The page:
Expert Panel Review of alternative biological matrices for use as an evidential sample for drug driving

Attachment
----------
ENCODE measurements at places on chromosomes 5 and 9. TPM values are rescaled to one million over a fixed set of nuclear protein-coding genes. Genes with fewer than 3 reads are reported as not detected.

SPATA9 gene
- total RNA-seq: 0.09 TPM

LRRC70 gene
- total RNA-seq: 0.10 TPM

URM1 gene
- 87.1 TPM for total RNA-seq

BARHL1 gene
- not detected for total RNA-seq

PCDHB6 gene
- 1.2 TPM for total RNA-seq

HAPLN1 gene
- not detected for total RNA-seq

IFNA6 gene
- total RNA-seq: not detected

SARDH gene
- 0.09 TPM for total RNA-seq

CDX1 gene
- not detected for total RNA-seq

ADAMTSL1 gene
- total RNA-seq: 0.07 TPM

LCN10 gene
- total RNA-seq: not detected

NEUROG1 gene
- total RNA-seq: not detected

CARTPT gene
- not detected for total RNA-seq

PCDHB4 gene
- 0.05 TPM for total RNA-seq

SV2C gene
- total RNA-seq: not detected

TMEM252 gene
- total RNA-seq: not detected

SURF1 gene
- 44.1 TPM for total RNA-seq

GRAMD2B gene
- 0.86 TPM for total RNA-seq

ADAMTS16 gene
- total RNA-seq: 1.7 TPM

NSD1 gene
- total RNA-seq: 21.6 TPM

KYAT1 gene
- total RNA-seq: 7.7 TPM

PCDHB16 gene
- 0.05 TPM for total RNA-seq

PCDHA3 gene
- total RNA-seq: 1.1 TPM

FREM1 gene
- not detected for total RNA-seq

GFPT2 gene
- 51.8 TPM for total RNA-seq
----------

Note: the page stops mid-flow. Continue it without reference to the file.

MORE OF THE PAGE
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Expert Panel Review of alternative biological matrices for use as an evidential sample for drug driving